“By whom or by what had I been impelled to disrupt the normal course of my existence?” asked French anthropologist Claude Lévi-Strauss in 1955 as he struggled to understand cultures in the Amazon rainforests. I asked myself a similar question last week when my wife and I flew to Los Angeles to spend a few days with our son, daughter-in-law, and two-year-old granddaughter. Their house is thirty miles (seventy minutes by car) north of the Los Angeles airport—LAX in airport code, though anything but reLAXing. For a person from the Lowcountry, California can feel as foreign as the upper reaches of the Amazon did to Lévi-Strauss. Being there, even over a long weekend, requires adjustment.
My first afternoon, needing some air, I took a walk around the neighborhood. Our kids’ house is on a hill steeper than any natural or man-made elevation east of the Appalachians. Take a right out the front door, walk a few dozen steps, and you’ll be breathing like you just completed a 5-K personal best; go left and be careful not to trip and fall or you’ll roll half a block downhill, ending up in a yard of stone, cacti, and other fat succulents. Grass doesn’t do well here; those who insist on a green lawn install Astroturf, which they sweep rather than mow. It’s a quiet walk except for the occasional squawk of a magpie or the constant, low background hum, which is not the existential “ohm” but the ever-present noise from the nearby freeway.
We drove one afternoon through impressive, rocky hills to a park at Malibu Beach, where our granddaughter likes to climb and slide on playground equipment. While there I watched a shirtless guy, maybe eighty years old, doing pullups on a bar erected for that purpose. Around us in a long, asphalt loop whizzed younger men on electric scooters, seeming to imagine they were getting exercise. Later, down the beach at the busy Malibu pier, we mingled among people speaking half a dozen languages—I made out English, Spanish, Japanese, Vietnamese, either German or Dutch (the guy mumbled), and one or two others. Prices frequently caught my attention. Parking for an hour at the pier cost fifteen dollars; the lowest-grade gasoline was five dollars a gallon; and a bottle of “Two-Buck Chuck,” the wine known since 2002 for costing two dollars a bottle, was $3.99. Our son says that for his house, which is a bit larger than ours but has a smaller yard, he pays one and one-half times more in property taxes in a month than we pay in a year. Of course, the nearby public school is top-notch.
As for coming and going, flying is different from what I remember from my youth, not to mention from what cousin Orville experienced back in 1903, when he remained in the air all of twelve seconds. Dress for flying is more casual than it used to be. No longer does one see high heels and wingtips; now, it’s lots of uncared-for feet in flip-flops. Jeans and sweatpants are the norm, too. One maybe-eighteen-year-old woman had on shorts so brief that I could view parts of her anatomy that I had no wish to see. I got a sense that whatever money women under forty were saving on attire for the flight they were spending on dark eye shadow and fake lashes so long they had to wear their eyeglasses at the ends of their noses.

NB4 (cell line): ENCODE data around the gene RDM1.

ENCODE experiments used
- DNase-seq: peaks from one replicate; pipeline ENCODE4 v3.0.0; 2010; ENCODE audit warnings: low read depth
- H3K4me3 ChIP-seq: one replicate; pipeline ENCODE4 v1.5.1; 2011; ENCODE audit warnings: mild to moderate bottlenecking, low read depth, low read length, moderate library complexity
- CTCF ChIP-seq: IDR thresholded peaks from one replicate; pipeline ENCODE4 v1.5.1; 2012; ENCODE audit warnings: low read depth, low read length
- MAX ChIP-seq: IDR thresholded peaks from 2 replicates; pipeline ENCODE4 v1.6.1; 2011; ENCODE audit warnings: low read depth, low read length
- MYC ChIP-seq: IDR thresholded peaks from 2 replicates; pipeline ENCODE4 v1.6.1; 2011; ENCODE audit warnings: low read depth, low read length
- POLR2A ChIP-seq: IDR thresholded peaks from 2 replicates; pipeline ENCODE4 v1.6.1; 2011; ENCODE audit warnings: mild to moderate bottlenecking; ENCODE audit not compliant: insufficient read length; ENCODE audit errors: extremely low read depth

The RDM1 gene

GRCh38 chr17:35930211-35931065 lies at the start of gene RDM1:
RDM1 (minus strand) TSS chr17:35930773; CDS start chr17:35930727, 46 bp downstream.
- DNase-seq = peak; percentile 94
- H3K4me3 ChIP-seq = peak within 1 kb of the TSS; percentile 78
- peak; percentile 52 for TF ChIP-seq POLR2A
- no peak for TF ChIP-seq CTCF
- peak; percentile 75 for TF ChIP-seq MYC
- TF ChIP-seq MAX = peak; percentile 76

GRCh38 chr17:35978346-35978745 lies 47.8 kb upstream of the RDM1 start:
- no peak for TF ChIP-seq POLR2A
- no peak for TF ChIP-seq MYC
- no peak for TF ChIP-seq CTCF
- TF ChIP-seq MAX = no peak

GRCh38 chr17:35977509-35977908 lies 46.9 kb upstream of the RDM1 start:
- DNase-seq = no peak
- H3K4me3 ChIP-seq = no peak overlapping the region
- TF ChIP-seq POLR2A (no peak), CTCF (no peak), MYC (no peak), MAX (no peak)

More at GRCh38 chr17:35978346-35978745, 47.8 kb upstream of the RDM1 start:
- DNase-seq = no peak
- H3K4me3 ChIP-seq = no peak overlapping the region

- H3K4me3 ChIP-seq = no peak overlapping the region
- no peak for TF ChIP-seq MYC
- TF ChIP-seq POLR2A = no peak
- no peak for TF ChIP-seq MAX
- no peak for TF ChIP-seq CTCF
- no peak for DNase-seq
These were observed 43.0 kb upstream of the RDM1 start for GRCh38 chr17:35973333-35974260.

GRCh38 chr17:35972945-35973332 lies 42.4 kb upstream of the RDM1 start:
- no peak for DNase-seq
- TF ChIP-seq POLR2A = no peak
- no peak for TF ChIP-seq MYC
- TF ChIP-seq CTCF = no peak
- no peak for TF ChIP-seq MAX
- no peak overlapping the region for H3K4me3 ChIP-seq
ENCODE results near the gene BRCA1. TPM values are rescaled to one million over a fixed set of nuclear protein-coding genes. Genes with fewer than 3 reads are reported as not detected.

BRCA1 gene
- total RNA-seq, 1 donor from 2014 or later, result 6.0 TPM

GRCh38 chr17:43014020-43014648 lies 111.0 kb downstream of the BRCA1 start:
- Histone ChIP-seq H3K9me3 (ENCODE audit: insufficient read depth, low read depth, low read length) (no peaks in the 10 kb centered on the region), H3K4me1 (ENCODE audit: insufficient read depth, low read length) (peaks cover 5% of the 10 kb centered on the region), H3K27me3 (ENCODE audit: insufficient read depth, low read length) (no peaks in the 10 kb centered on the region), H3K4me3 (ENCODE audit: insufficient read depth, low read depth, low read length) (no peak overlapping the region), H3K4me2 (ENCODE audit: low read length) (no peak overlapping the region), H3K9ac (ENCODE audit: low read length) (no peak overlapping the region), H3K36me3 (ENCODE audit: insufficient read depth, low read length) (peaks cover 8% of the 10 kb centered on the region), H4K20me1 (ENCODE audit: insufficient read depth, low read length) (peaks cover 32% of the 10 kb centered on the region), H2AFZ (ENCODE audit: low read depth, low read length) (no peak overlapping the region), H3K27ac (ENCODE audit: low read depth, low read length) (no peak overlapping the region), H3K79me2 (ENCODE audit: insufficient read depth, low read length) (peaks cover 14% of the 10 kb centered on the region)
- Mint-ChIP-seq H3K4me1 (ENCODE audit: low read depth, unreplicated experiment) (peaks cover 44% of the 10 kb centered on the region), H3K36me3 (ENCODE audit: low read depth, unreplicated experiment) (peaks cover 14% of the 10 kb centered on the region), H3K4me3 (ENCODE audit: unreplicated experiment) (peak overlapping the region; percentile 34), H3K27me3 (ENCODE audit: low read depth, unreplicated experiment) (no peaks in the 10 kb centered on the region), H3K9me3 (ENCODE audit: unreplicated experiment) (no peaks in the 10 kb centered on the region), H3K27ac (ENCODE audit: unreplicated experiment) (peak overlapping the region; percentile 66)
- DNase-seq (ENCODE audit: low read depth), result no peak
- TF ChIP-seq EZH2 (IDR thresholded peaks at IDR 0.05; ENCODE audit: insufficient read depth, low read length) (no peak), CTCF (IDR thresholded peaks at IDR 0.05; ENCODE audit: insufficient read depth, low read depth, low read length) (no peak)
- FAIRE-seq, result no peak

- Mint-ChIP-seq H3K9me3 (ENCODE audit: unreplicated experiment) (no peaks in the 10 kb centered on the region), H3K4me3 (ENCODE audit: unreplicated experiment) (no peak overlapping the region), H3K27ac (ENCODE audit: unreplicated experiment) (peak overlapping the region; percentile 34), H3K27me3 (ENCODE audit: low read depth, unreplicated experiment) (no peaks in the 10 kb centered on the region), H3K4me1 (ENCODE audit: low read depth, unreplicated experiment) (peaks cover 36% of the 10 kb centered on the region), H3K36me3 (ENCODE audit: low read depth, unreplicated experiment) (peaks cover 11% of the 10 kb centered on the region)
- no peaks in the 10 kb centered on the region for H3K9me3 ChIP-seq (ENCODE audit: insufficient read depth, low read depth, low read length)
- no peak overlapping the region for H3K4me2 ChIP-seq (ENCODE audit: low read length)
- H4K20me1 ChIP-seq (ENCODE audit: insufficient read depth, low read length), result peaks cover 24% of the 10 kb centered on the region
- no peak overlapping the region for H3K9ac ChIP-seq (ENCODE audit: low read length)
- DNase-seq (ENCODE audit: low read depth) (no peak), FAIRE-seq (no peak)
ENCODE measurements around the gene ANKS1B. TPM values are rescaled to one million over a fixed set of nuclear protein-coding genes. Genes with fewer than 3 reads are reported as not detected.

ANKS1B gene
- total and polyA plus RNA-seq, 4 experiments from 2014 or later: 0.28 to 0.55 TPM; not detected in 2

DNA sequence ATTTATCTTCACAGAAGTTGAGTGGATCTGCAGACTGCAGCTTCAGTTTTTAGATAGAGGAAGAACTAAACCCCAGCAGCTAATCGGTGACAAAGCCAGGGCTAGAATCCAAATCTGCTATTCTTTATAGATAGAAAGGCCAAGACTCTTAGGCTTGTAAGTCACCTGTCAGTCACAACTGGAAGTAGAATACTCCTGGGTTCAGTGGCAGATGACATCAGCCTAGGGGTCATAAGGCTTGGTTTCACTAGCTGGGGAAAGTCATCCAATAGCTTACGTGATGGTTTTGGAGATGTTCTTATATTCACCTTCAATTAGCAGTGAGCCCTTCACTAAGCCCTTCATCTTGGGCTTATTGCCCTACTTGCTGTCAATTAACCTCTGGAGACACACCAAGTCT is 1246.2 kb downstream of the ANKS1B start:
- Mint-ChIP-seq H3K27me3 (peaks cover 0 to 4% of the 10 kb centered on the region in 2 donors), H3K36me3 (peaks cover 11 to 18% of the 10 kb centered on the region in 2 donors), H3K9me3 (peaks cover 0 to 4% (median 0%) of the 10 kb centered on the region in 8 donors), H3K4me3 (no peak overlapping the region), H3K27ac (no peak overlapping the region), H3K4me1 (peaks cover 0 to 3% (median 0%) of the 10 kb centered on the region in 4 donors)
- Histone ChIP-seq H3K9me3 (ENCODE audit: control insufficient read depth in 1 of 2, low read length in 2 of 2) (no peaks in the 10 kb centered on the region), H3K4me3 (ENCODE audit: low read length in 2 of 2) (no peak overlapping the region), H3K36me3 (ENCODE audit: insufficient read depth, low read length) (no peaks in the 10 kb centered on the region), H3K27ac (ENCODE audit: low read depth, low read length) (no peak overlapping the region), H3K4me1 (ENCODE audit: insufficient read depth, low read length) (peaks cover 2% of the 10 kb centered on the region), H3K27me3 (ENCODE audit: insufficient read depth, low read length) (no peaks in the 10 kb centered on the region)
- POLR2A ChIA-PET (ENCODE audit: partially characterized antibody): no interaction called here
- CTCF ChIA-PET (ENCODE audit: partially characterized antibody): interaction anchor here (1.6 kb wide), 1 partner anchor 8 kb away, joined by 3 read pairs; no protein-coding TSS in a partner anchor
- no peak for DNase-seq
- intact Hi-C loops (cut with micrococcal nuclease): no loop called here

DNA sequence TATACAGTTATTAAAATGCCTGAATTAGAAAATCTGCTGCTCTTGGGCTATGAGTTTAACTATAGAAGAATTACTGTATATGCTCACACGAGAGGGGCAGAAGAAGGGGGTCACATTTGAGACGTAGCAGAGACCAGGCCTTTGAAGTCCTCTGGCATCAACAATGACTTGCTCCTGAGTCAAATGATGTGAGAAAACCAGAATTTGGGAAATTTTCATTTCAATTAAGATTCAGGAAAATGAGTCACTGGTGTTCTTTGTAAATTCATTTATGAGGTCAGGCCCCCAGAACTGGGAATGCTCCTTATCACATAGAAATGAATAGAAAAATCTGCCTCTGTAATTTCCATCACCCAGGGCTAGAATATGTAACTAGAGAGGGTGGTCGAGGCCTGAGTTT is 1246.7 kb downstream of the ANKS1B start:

And haven’t cell phones blurred the long-respected line between public and private information? In the Los Angeles airport, as we awaited our (delayed) flight home, a man sitting next to me held long and loud conversations with medical personnel and family members about his brother, who the day before had suffered heart failure during a pickleball contest. I didn’t know whether to express my sympathy, which would have been civil, or to keep my mouth shut so as not to divulge that I’d heard every word of his conversation, as had a dozen others sitting around us.
Conversations differed as we awaited a connecting flight (also delayed) at the Denver Airport—DEN in the code, though not resembling anything I remember from Cub Scouts—where across from me a balding guy wearing slick gray pants, thin-soled loafers, Blue Tooth in ear, showed everyone nearby that he could mix metaphors better than good bartenders mix daiquiris:
“Bobby, it’s the whole nine yards. None of this half-a-loaf stuff.”
“Gino’s on board. I said he had to get with the program, take care of the nuts and bolts. He read my lips.”
“Nope. Not taking that route again. We do it cost-plus or we don’t do it.”
“Barry needs to massage the numbers, but it’ll fit. He’s all over Accounting,”
“Yeah, Jeremy’s interview was golden. I need to run him by Barry and Chuck, but he’s the real thing. A self-starter. Brings a lot to the table.”
“No, Bobby, no. Now, hey, let me share this with you. Your ears only. Kleinbeard’s over the hill. On his way out. Productivity’s down, alcohol consumption up. He was clueless at the Phoenix show. Didn’t have his samples; didn’t know the product. Having him on the road isn’t worth the Marriott points.”
Suddenly, an announcement about another flight delay, this one related to “thunderstorms at your intended destination,” jarred me loose from the conversation. My situation of not arriving in Charleston until after midnight and having to drive on to Beaufort in the wee morning hours paled in comparison to poor Kleinbeard’s. Wherever he was, I was hoping somebody might buy him a drink.
We got home at 3:45 a.m. and, ignoring the crackling serenade of tree frogs, slept like babies.